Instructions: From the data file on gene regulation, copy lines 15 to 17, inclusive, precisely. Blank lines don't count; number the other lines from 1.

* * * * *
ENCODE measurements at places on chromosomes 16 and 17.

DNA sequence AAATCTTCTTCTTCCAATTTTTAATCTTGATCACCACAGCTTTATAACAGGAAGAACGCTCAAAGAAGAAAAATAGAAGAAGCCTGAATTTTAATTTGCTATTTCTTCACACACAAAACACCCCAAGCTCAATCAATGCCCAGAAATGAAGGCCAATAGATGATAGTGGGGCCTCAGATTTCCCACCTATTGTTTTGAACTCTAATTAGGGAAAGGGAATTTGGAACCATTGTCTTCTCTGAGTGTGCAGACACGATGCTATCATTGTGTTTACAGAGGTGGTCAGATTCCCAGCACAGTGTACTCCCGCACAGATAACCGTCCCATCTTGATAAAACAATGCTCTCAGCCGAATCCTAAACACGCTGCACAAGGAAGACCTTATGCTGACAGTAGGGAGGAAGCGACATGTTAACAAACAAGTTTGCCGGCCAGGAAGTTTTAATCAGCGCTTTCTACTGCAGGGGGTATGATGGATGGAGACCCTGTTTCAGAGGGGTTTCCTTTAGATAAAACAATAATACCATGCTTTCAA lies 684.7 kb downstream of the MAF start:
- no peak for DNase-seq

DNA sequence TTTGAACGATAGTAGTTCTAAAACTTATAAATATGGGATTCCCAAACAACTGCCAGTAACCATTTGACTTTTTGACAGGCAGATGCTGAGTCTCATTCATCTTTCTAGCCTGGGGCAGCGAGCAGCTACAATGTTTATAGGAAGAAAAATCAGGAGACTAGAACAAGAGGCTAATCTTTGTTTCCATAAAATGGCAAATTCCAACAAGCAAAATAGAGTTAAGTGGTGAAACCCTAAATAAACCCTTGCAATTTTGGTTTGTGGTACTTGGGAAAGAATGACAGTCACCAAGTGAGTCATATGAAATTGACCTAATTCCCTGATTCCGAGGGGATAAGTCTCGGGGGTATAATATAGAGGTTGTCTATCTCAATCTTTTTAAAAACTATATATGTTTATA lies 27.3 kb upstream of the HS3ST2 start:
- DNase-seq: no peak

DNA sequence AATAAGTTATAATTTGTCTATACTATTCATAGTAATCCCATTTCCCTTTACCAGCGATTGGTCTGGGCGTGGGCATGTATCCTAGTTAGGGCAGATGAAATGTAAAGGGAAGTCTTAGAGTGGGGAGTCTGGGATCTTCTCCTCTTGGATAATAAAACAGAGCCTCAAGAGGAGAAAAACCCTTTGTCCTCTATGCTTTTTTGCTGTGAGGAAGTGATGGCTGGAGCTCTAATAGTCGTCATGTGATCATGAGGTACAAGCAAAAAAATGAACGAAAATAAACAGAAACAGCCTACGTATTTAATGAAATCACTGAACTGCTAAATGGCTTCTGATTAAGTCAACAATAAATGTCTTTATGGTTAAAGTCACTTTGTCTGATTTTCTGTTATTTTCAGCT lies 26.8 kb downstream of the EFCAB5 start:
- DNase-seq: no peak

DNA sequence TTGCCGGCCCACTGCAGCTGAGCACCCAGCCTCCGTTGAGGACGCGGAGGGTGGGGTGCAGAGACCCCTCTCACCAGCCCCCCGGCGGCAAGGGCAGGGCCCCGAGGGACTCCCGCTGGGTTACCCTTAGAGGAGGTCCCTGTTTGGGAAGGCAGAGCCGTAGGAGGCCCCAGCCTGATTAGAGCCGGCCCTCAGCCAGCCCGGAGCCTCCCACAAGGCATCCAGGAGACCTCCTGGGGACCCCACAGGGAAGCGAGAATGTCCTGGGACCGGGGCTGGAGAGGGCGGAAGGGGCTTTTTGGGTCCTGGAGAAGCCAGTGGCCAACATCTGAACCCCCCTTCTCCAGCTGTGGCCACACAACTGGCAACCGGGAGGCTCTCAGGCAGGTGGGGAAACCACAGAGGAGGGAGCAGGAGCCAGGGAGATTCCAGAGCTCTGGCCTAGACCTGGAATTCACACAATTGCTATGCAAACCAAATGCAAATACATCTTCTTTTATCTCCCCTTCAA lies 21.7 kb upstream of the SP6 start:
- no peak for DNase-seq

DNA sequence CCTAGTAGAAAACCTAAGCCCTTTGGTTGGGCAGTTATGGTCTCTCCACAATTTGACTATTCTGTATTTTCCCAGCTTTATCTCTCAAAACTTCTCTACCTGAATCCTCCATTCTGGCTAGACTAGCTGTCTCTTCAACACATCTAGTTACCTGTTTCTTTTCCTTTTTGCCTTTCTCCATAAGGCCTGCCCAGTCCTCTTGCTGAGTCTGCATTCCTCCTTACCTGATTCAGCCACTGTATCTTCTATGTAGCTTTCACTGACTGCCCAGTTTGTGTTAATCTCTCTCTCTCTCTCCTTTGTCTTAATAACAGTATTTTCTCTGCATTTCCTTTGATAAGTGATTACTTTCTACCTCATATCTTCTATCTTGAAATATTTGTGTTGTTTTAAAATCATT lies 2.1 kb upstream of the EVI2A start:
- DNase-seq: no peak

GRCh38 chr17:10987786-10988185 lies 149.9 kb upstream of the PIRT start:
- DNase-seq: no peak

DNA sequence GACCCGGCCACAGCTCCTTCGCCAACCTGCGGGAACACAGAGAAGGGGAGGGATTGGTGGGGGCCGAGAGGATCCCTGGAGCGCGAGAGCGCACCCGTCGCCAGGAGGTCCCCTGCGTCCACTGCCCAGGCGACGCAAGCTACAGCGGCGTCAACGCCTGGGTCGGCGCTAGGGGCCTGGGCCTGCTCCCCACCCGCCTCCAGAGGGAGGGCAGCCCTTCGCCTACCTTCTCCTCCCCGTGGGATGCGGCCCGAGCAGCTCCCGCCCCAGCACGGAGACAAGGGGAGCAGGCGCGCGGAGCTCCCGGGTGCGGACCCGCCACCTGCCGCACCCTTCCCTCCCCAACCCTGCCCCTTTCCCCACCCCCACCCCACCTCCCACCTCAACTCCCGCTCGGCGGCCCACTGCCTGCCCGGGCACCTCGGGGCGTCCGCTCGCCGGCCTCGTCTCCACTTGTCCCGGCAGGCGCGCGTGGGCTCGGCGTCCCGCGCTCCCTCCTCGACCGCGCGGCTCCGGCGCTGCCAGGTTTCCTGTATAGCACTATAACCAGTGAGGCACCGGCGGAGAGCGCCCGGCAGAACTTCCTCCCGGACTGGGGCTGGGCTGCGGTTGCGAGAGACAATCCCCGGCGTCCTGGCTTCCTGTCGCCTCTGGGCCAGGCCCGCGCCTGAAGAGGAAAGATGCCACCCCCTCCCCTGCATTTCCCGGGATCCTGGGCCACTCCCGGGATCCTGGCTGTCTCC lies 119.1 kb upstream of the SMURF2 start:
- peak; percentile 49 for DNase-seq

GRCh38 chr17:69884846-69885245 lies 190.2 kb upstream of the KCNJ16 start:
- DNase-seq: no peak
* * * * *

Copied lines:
- peak; percentile 49 for DNase-seq

GRCh38 chr17:69884846-69885245 lies 190.2 kb upstream of the KCNJ16 start:
- DNase-seq: no peak